Orfeu M. Buxton, PhD; Jeffrey M. Ellenbogen, MD; Wei Wang, PhD; Andy Carballeira, BM; Shawn O'Connor, BS; Dan Cooper, BS; Ankit J. Gordhandas, SB; Scott M. McKinney, BA; Jo M. Solet, PhD
Acknowledgment: The authors thank Jenny Lai Olsen, Margaret Merlino, Karen Gannon, Leah Rondon, Vanessa Castro, Carolina Smales, Deirdre McLaren, and James Porter for technical assistance; Peg Toro, audiologist, for consultation on screening for normal hearing; and Drs. Dean M. Hashimoto, John W. Cronin, and Matt Travis Bianchi for helpful comments on the manuscript.
Grant Support: This study was funded by investigator-initiated grants (Dr. Solet) from the Academy of Architecture for Health, the Facilities Guidelines Institute, and The Center for Health Design. Sleep laboratory work was completed through the generosity of Massachusetts General Hospital and with acoustic consultation by Cavanaugh Tocci Associates.
Potential Conflicts of Interest: Disclosures can be viewed at www.acponline.org/authors/icmje/ConflictOfInterestForms.do?msNum=M11-1159.
Reproducible Research Statement:Study protocol, data set, and statistical code: Available from Dr. Buxton (e-mail, firstname.lastname@example.org). Execution of a materials transfer agreement is required for the transfer of data.
Requests for Single Reprints: Orfeu M. Buxton, PhD, 221 Longwood Avenue, BLI438-K, Boston, MA 02115; e-mail, email@example.com.
Current Author Addresses: Dr. Buxton: 221 Longwood Avenue, BLI438-K, Boston, MA 02115.
Dr. Ellenbogen: Wang ACC 720, Massachusetts General Hospital, 55 Fruit Street, Boston, MA 02114.
Dr. Wang: 221 Longwood Avenue, BLI438-M, Boston, MA 02115.
Mr. Carballeira: 10 Upton Street, Cambridge, MA 02139.
Mr. O'Connor: 3535 Market Street, Room 1514, Philadelphia, PA 19104.
Mr. Cooper: 221 Longwood Avenue, BLI2-230, Boston, MA 02115.
Mr. Gordhandas: 15 Parkman Street, WACC 7, Boston, MA 02114.
Mr. McKinney: ICME, Suite 053B, Huang Engineering Center, 475 Via Ortega, Stanford, CA 94305.
Dr. Solet: 15 Berkeley Street, Cambridge, MA 02138.
Author Contributions: Conception and design: O.M. Buxton, A. Carballeira, J.M. Solet.
Analysis and interpretation of the data: O.M. Buxton, J.M. Ellenbogen, W. Wang, A. Carballeira, A. Gordhandas, S.M. McKinney, J.M. Solet.
Drafting of the article: O.M. Buxton, J.M. Ellenbogen, S. O'Connor, D. Cooper, S.M. McKinney, J.M. Solet.
Critical revision of the article for important intellectual content: O.M. Buxton, J.M. Ellenbogen, A. Carballeira, S. O'Connor, D. Cooper, J.M. Solet.
Final approval of the article: O.M. Buxton, A. Carballeira, S. O'Connor, D. Cooper, A. Gordhandas, J.M. Solet.
Provision of study materials or patients: O.M. Buxton, J.M. Ellenbogen, D. Cooper, J.M. Solet.
Statistical expertise: W. Wang.
Obtaining of funding: O.M. Buxton, J.M. Ellenbogen, J.M. Solet.
Administrative, technical, or logistical support: O.M. Buxton, J.M. Ellenbogen, A. Carballeira, S. O'Connor, J.M. Solet.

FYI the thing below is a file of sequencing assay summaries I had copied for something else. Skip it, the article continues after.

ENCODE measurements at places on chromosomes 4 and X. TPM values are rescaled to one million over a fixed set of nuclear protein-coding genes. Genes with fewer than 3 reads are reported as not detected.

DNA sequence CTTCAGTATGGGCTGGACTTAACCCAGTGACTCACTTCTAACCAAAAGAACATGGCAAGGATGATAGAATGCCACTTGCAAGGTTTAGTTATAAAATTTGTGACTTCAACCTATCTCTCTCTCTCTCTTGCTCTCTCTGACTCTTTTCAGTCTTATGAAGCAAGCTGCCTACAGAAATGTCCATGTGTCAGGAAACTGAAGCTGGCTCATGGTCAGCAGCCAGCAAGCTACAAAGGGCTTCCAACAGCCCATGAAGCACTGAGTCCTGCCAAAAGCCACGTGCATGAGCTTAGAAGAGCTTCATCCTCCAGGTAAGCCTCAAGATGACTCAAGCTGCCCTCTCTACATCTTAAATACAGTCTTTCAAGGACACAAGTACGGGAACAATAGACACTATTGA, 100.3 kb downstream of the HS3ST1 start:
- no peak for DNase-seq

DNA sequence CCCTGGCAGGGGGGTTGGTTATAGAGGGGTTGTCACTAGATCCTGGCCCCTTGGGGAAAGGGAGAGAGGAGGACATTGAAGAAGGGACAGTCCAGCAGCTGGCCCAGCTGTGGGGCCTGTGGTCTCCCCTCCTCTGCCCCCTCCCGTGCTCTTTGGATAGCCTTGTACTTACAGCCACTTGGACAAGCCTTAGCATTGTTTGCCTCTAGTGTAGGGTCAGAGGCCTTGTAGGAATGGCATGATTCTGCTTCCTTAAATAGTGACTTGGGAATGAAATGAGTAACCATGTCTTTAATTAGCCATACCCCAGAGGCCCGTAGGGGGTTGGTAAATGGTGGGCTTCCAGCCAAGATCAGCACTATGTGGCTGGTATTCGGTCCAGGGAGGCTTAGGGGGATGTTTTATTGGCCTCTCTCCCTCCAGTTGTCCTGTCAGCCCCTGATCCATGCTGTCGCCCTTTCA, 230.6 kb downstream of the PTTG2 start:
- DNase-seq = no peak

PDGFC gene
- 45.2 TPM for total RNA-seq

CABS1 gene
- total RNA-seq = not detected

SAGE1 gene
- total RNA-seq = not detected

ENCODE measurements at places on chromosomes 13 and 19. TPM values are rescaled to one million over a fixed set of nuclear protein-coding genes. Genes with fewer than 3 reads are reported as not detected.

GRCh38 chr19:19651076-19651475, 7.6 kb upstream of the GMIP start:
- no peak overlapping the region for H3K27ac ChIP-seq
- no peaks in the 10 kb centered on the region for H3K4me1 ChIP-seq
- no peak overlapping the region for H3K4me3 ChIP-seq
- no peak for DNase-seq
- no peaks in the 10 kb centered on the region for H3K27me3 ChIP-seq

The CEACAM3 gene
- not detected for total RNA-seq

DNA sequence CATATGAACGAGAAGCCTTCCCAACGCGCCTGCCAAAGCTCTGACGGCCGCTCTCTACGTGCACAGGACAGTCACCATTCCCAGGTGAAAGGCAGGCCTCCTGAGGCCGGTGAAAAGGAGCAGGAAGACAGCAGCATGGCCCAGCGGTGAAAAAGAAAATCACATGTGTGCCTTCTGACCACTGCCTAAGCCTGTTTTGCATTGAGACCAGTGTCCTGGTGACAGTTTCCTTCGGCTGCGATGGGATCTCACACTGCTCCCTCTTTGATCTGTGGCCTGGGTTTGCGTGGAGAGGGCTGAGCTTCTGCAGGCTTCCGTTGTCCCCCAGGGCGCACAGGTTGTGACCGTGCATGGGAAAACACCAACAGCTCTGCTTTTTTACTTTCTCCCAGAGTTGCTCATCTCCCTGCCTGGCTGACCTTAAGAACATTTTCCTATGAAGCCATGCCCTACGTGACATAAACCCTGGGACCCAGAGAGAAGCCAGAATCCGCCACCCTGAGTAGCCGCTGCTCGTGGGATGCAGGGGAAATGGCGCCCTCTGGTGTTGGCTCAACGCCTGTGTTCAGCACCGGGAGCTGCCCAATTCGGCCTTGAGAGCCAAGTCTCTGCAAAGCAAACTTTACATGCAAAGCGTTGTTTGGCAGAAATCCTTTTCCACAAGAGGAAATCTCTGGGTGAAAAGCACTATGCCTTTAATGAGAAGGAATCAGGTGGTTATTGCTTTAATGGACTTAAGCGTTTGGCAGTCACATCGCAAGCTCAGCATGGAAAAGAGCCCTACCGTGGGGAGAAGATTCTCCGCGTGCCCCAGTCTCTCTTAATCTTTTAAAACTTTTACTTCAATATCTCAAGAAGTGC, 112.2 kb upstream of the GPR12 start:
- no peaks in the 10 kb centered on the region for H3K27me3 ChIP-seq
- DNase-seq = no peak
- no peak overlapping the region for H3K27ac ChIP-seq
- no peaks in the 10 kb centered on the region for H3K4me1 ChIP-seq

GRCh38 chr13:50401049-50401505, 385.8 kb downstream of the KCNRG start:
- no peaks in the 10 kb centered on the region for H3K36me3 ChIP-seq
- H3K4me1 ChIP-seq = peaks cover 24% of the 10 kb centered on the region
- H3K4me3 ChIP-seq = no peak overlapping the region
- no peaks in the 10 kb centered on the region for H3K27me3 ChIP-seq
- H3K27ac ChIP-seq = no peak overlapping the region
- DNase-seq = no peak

Collection and assembly of data: O.M. Buxton, J.M. Ellenbogen, A. Carballeira, S. O'Connor, D. Cooper, J.M. Solet.
Sleep plays a critical role in maintaining health and well-being; however, patients who are hospitalized are frequently exposed to noise that can disrupt sleep. Efforts to attenuate hospital noise have been limited by incomplete information on the interaction between sounds and sleep physiology.
To determine profiles of acoustic disruption of sleep by examining the cortical (encephalographic) arousal responses during sleep to typical hospital noises by sound level and type and sleep stage.
3-day polysomnographic study.
Sound-attenuated sleep laboratory.
Volunteer sample of 12 healthy participants.
Baseline (sham) night followed by 2 intervention nights with controlled presentation of 14 sounds that are common in hospitals (for example, voice, intravenous alarm, phone, ice machine, outside traffic, and helicopter). The sounds were administered at calibrated, increasing decibel levels (40 to 70 dBA [decibels, adjusted for the range of normal hearing]) during specific sleep stages.
Encephalographic arousals, by using established criteria, during rapid eye movement (REM) sleep and non-REM (NREM) sleep stages 2 and 3.
Sound presentations yielded arousal response curves that varied because of sound level and type and sleep stage. Electronic sounds were more arousing than other sounds, including human voices, and there were large differences in responses by sound type. As expected, sounds in NREM stage 3 were less likely to cause arousals than sounds in NREM stage 2; unexpectedly, the probability of arousal to sounds presented in REM sleep varied less by sound type than when presented in NREM sleep and caused a greater and more sustained elevation of instantaneous heart rate.
The study included only 12 participants. Results for these healthy persons may underestimate the effects of noise on sleep in patients who are hospitalized.
Sounds during sleep influence both cortical brain activity and cardiovascular function. This study systematically quantifies the disruptive capacity of a range of hospital sounds on sleep, providing evidence that is essential to improving the acoustic environments of new and existing health care facilities to enable the highest quality of care.
Academy of Architecture for Health, Facilities Guidelines Institute, and The Center for Health Design.
Buxton OM, Ellenbogen JM, Wang W, et al. Sleep Disruption due to Hospital Noises: A Prospective Evaluation. Ann Intern Med. 2012;157:170–179. doi: https://doi.org/10.7326/0003-4819-156-12-201208070-00472
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Published: Ann Intern Med. 2012;157(3):170-179.
Hospital Medicine, Pulmonary/Critical Care, Sleep Disorders.
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